Teenage apprentice owed hundreds of pounds after company goes into administration
A TEENAGE apprentice says he has been left "high and dry" after a social enterprise company entered into administration.
In June last year Ryan King, 17, signed up for a nine-month customer services NVQ through the Walwyn Trust, which provided employment and training for 16 to 24-year-olds.
Ryan, of Homer Park, Saltash, worked at the Barnados shop in Plymouth's Armada Centre until December, when he discovered he was no longer being paid.
He said: "It was all going fine, I was doing all the work and then about eight weeks before Christmas I started getting paid by different companies each week.
Business Cards From Only £10.95 Delivered www.myprint-247.co.ukView details
Our heavyweight cards have FREE UV silk coating, FREE next day delivery & VAT included. Choose from 1000's of pre-designed templates or upload your own artwork. Orders dispatched within 24hrs.
Terms: Visit our site for more products: Business Cards, Compliment Slips, Letterheads, Leaflets, Postcards, Posters & much more. All items are free next day delivery. www.myprint-247.co.uk
Contact: 01858 468192
Valid until: Friday, May 31 2013
"On the Friday before Christmas I was not paid."
While Ryan has now been paid for the hours that he has worked, having taken advice from City College Plymouth, he believes he is entitled to be paid for the remainder of his nine-month contract, which he says amounts to £513.
Penzance-based Walwyn Trust, which was funded by the Skills Funding Agency (SFA).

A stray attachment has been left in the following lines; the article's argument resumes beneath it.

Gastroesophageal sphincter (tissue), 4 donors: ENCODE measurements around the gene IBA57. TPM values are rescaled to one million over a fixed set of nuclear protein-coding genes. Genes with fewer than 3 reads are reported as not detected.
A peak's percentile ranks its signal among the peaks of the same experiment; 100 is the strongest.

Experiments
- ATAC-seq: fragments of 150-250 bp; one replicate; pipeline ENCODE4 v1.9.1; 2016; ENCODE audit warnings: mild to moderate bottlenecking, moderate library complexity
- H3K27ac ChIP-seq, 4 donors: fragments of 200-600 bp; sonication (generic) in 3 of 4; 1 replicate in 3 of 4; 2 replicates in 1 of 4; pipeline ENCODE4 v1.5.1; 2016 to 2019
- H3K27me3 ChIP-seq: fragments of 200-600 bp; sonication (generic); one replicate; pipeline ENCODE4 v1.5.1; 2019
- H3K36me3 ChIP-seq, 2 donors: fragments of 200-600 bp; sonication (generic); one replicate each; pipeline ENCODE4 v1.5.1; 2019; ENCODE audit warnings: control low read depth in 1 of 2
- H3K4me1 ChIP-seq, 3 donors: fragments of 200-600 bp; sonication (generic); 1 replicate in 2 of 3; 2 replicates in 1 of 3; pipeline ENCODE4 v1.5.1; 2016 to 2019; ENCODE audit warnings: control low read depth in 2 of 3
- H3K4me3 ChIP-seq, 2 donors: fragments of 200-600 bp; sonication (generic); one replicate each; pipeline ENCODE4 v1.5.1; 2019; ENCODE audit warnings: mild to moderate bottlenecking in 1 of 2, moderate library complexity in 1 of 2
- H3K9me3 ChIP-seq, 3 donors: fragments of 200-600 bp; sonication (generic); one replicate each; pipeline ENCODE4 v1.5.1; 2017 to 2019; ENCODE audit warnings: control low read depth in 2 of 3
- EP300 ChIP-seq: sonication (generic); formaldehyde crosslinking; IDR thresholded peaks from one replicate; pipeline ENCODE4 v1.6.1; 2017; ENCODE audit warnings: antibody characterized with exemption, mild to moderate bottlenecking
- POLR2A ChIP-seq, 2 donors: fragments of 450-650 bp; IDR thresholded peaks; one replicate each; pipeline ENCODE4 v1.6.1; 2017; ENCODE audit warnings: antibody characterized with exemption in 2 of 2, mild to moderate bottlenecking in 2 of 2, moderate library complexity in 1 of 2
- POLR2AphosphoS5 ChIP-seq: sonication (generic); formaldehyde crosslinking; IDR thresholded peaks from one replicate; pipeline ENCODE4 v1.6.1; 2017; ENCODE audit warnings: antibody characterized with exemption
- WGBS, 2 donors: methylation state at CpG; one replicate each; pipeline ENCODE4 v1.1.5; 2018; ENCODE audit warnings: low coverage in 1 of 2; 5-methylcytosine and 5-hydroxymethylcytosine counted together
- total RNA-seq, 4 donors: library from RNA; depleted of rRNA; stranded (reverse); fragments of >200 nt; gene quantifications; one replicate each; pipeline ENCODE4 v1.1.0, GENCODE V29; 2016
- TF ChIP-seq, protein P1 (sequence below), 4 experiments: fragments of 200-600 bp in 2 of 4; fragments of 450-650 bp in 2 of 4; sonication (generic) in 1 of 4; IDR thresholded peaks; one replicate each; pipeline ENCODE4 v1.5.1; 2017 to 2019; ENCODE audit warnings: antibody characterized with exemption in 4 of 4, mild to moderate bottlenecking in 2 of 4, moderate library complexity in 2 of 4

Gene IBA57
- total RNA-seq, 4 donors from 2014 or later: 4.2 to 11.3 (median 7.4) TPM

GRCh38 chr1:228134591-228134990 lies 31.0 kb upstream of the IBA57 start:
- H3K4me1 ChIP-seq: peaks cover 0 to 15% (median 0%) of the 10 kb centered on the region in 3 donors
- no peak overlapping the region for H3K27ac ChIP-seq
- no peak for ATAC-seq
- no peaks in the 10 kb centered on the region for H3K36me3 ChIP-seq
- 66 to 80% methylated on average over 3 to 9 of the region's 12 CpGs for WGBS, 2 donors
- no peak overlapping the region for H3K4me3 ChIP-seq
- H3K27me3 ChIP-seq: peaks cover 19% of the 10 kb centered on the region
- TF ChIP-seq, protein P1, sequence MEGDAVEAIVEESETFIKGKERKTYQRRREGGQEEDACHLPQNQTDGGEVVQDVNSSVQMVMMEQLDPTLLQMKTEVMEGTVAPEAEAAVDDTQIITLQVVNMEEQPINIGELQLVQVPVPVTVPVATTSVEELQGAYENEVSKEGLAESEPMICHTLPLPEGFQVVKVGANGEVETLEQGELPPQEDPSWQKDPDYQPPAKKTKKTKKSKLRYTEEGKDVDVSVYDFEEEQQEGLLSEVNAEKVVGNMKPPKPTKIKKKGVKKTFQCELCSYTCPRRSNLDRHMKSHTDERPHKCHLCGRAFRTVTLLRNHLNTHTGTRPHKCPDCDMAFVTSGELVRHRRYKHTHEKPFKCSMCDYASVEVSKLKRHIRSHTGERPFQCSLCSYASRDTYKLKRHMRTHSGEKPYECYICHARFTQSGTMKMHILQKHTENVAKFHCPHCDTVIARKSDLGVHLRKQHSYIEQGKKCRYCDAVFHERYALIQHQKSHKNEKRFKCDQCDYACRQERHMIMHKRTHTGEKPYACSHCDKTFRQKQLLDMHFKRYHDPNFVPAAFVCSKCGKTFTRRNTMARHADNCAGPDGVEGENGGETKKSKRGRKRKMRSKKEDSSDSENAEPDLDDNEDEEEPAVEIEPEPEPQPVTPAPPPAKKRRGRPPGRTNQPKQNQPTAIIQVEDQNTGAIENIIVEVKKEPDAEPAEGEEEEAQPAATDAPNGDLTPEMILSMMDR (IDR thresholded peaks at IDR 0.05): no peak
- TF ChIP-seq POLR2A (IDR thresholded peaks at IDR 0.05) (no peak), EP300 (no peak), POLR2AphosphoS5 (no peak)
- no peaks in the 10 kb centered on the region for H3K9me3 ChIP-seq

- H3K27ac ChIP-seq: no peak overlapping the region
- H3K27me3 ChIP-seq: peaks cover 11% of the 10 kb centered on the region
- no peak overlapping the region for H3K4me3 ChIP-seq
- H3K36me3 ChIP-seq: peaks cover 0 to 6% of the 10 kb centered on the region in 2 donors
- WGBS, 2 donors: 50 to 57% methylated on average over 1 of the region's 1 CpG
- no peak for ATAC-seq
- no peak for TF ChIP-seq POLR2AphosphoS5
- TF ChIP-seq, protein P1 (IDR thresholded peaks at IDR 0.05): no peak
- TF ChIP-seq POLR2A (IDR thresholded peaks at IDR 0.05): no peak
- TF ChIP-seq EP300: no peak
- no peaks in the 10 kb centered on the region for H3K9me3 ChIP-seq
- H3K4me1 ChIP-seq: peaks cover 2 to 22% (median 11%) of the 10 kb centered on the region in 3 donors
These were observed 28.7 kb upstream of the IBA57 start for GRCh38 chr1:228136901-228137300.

Ryan said: "I have been left high and dry. The whole system is rubbish.
"I have never seen such poor organisation. Even when I was in the programme contact with them was very poor and every time I had a question nothing would be answered."
Ryan was being paid £51.60 a week while he was working, but left his position at the store two weeks ago without completing his qualification.
He added: "The six months worth of work is not worth the paper it's written on."
"So I cannot finish my apprenticeship with another college, Walwyn has not even informed me officially that they have ceased trading.
"I have had to find out for myself, or have been given messages by others but not my assessor."
Ryan's mother, Anne King, said: "My son has just wasted at least six months doing this so-called apprenticeship for absolutely nothing.
"He still has not received any formal notification from either Walwyn nor any administrator as to what has happened, where he stands.
"He does want to work, but no-one will take him on because he hasn't got lots of very expensive pieces of paper to say he can do what he has written on his CV.
"Not all youngsters want to get into major debt by going to college or university, so an apprenticeship is the way to go as you get a qualification without the debt.
"That is obviously not the case as my son has now got nothing at all to show for his willingness to gain a qualification and to work."
The Herald was unable to contact the Walwyn Trust by phone, but an automated e-mail response said: "Please be advised that the Walwyn Company Ltd is in administration."
The Walwyn Trust is the sister company and trading arm of Mymar Training Limited, which has indicated plans to close due to financial problems.
A spokeswoman for the SFA said: "The agency has been informed by Mymar Training Limited that it is unable to secure sufficient funds for the future and therefore has announced its planned closure.
"The agency has been in discussion with Mymar Training Limited as sufficient evidence to support errors and missing data in their funding claims hadn't been received by the agency.
"The agency has suspended all future payments until sufficient evidence is received by the agency.
"If this evidence is not received, this constitutes as a breach in contract.
"The agency will seek to recover any funding that is found to have not been delivered in accordance with contractual requirements."